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Toxoplasma gondii is an intracellular pathogen notable for its ability to establish a stable host-parasite relationship amongst a wide range of host species and in a large percentage of the human population. Toll-like receptor signaling through MyD88 is a critical pathway in initiating defense against this opportunistic protozoan and may also be a mediator of pathology during immune dysfunction. Other MyD88 independent signaling pathways are also involved in the host-parasite interaction. These responses can be triggered by the parasite itself, but interactions with the intestinal microbiota add additional complexity during enteric infection.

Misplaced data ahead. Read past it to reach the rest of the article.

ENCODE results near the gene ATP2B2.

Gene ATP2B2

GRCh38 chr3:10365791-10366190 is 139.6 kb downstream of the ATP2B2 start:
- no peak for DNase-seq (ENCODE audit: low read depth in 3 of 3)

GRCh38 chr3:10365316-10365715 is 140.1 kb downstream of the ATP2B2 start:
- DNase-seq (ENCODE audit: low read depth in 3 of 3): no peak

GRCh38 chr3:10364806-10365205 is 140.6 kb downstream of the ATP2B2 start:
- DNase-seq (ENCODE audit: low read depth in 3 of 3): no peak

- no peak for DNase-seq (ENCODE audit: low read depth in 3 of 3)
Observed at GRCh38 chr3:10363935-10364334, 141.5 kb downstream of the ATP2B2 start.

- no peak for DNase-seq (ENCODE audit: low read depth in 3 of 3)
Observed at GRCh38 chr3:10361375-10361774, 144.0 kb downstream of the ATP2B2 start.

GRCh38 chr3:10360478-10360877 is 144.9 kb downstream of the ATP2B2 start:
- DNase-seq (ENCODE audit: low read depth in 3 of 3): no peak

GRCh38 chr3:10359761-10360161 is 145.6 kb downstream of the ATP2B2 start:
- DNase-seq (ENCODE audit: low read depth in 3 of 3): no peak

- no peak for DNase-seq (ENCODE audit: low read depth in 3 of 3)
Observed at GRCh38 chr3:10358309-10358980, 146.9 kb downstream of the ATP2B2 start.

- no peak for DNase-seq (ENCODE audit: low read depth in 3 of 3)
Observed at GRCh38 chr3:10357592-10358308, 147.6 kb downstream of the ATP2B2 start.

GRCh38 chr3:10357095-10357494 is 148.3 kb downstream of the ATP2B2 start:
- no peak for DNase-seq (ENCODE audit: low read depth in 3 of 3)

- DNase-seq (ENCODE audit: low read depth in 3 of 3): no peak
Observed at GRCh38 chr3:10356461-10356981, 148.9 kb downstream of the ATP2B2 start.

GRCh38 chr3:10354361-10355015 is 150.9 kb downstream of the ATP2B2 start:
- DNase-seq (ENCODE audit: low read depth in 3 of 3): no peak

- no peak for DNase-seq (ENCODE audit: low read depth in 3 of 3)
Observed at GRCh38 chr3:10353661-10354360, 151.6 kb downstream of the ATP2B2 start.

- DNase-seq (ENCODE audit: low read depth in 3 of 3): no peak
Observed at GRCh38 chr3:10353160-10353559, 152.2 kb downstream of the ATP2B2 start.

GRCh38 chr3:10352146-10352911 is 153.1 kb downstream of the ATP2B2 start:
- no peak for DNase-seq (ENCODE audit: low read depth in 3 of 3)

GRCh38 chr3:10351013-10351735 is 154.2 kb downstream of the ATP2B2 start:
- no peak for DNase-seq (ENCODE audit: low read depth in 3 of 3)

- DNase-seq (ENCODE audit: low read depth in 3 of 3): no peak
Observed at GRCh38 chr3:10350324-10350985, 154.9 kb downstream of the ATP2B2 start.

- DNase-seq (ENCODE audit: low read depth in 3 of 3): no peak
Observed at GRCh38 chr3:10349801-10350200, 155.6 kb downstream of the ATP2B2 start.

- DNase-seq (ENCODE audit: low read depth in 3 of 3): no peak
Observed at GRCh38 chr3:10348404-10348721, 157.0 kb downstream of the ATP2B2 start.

Host defense against infection relies upon effective mechanisms of pathogen detection coupled with the ability to discriminate between infectious and noninfectious material. For the case of Toxoplasma gondii, an intracellular protozoan with worldwide distribution in humans and animals , recognition of infection elicits a rapid and strong Th1-polarized immune response that is necessary for host survival and long-term parasite persistence . In the context of chronic infection, characterized by presence of parasite cysts in tissues of the central nervous system and skeletal muscle, IFN-γ-producing CD4+ and CD8+ T lymphocytes are required to maintain quiescent infection [3, 4]. The most dramatic evidence underlining this concept is found during AIDS progression, where cyst reactivation may occur as T cell numbers decline, often with devastating consequences .